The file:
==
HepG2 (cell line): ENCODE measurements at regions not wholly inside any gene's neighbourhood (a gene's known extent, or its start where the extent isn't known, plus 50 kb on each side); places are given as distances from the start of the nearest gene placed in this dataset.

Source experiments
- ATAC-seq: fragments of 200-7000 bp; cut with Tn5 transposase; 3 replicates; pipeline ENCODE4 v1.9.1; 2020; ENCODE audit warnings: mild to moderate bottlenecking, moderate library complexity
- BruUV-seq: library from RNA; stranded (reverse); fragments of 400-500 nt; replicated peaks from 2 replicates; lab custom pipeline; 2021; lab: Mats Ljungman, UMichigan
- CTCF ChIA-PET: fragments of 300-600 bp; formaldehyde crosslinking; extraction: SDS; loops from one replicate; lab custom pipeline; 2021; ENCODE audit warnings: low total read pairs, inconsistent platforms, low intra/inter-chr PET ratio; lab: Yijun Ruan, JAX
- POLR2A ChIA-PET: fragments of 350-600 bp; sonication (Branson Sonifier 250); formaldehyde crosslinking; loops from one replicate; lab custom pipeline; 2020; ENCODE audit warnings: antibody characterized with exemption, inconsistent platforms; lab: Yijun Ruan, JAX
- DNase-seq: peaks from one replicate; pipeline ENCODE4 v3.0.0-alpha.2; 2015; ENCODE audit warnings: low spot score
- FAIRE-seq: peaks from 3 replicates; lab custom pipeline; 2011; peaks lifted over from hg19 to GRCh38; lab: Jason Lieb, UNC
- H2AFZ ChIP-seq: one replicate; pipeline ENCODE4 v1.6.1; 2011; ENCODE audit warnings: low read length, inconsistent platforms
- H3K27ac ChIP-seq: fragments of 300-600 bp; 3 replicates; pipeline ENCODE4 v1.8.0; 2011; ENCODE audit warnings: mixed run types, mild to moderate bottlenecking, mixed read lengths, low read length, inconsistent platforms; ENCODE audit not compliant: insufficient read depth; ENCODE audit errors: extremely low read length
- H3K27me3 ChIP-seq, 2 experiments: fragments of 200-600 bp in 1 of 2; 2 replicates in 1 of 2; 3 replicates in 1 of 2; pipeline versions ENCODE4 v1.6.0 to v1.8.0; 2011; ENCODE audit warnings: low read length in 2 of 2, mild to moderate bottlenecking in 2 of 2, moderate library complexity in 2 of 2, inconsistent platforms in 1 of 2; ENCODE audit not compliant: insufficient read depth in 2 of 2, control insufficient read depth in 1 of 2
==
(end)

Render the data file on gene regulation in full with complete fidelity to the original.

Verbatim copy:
HepG2 (cell line): ENCODE measurements at regions not wholly inside any gene's neighbourhood (a gene's known extent, or its start where the extent isn't known, plus 50 kb on each side); places are given as distances from the start of the nearest gene placed in this dataset.

Source experiments
- ATAC-seq: fragments of 200-7000 bp; cut with Tn5 transposase; 3 replicates; pipeline ENCODE4 v1.9.1; 2020; ENCODE audit warnings: mild to moderate bottlenecking, moderate library complexity
- BruUV-seq: library from RNA; stranded (reverse); fragments of 400-500 nt; replicated peaks from 2 replicates; lab custom pipeline; 2021; lab: Mats Ljungman, UMichigan
- CTCF ChIA-PET: fragments of 300-600 bp; formaldehyde crosslinking; extraction: SDS; loops from one replicate; lab custom pipeline; 2021; ENCODE audit warnings: low total read pairs, inconsistent platforms, low intra/inter-chr PET ratio; lab: Yijun Ruan, JAX
- POLR2A ChIA-PET: fragments of 350-600 bp; sonication (Branson Sonifier 250); formaldehyde crosslinking; loops from one replicate; lab custom pipeline; 2020; ENCODE audit warnings: antibody characterized with exemption, inconsistent platforms; lab: Yijun Ruan, JAX
- DNase-seq: peaks from one replicate; pipeline ENCODE4 v3.0.0-alpha.2; 2015; ENCODE audit warnings: low spot score
- FAIRE-seq: peaks from 3 replicates; lab custom pipeline; 2011; peaks lifted over from hg19 to GRCh38; lab: Jason Lieb, UNC
- H2AFZ ChIP-seq: one replicate; pipeline ENCODE4 v1.6.1; 2011; ENCODE audit warnings: low read length, inconsistent platforms
- H3K27ac ChIP-seq: fragments of 300-600 bp; 3 replicates; pipeline ENCODE4 v1.8.0; 2011; ENCODE audit warnings: mixed run types, mild to moderate bottlenecking, mixed read lengths, low read length, inconsistent platforms; ENCODE audit not compliant: insufficient read depth; ENCODE audit errors: extremely low read length
- H3K27me3 ChIP-seq, 2 experiments: fragments of 200-600 bp in 1 of 2; 2 replicates in 1 of 2; 3 replicates in 1 of 2; pipeline versions ENCODE4 v1.6.0 to v1.8.0; 2011; ENCODE audit warnings: low read length in 2 of 2, mild to moderate bottlenecking in 2 of 2, moderate library complexity in 2 of 2, inconsistent platforms in 1 of 2; ENCODE audit not compliant: insufficient read depth in 2 of 2, control insufficient read depth in 1 of 2